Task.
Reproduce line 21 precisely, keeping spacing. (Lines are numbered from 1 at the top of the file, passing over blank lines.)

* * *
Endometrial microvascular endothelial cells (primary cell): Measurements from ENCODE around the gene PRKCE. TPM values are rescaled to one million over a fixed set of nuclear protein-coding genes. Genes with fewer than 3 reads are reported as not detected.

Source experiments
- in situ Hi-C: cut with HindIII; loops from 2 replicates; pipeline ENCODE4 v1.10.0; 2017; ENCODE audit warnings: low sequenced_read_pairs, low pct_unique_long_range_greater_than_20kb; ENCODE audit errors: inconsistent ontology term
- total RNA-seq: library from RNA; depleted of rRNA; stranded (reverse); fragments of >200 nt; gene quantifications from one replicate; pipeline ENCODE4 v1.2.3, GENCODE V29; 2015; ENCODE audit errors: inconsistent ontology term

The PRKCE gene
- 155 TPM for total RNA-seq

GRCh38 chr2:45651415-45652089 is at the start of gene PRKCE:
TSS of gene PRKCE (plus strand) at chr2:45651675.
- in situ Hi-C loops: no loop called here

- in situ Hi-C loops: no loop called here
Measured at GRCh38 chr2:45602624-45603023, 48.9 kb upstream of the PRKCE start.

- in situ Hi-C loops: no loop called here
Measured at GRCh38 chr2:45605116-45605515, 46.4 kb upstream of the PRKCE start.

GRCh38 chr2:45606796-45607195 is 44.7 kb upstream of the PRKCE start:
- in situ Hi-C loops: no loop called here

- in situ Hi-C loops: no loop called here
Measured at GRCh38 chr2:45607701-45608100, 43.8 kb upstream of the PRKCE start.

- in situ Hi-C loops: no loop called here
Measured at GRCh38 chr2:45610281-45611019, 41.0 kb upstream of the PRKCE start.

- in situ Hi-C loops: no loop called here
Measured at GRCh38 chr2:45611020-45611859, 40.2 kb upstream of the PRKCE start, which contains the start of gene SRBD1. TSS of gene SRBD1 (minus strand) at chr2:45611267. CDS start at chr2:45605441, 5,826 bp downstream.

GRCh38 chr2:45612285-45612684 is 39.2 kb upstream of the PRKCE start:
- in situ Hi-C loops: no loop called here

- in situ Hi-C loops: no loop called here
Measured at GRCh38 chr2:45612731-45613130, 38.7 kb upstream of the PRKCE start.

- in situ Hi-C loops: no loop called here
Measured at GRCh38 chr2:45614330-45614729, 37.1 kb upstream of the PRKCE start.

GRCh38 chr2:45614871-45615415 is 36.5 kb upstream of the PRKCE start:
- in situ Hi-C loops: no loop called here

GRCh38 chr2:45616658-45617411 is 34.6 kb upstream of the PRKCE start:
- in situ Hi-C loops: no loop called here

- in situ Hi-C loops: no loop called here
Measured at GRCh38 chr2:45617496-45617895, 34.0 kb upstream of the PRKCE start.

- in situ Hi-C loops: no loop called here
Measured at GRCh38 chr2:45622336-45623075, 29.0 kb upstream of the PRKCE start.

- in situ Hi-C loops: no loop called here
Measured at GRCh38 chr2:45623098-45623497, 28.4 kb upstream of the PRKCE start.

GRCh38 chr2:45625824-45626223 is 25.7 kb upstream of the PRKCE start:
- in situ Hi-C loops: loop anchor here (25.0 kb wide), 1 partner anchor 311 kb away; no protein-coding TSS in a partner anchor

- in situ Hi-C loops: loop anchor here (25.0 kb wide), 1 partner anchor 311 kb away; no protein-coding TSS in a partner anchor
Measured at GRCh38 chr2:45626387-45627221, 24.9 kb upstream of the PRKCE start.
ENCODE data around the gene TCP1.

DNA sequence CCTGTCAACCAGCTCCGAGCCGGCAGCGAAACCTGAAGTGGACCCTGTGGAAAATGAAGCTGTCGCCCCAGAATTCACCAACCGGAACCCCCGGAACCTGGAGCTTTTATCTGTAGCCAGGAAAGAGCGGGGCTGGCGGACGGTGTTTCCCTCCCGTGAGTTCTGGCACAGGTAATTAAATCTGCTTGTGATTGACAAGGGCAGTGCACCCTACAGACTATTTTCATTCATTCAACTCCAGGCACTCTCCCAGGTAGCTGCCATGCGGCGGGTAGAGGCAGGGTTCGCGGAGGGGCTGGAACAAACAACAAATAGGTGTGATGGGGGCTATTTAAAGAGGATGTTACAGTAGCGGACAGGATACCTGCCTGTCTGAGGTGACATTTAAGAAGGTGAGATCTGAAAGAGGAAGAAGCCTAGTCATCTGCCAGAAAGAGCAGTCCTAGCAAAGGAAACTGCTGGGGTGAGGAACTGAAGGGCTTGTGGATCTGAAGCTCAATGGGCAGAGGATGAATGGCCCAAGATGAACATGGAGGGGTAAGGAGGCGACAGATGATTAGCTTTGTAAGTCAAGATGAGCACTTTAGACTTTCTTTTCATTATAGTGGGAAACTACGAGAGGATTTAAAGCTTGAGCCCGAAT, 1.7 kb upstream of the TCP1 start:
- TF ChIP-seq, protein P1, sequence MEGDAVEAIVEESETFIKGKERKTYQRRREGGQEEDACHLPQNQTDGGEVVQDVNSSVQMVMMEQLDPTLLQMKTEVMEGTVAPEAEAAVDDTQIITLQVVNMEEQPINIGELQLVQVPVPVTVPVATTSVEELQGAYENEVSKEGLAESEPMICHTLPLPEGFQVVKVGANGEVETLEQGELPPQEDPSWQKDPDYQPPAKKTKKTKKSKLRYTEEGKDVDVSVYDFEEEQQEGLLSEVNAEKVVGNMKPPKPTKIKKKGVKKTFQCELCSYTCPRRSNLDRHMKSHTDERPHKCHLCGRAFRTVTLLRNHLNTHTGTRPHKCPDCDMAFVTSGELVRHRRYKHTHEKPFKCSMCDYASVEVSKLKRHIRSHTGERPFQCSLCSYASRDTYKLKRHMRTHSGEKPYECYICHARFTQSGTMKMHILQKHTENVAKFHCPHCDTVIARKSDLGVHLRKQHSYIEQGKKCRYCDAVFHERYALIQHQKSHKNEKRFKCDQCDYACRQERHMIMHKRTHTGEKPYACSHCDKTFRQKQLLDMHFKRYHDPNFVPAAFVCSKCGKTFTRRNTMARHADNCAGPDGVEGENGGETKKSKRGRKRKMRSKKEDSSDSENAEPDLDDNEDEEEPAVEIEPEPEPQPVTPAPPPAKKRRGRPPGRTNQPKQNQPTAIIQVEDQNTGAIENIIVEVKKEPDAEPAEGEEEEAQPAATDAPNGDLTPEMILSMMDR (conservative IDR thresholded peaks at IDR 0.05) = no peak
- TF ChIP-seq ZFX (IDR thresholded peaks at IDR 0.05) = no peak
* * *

Measured at GRCh38 chr2:45611020-45611859, 40.2 kb upstream of the PRKCE start, which contains the start of gene SRBD1. TSS of gene SRBD1 (minus strand) at chr2:45611267. CDS start at chr2:45605441, 5,826 bp downstream.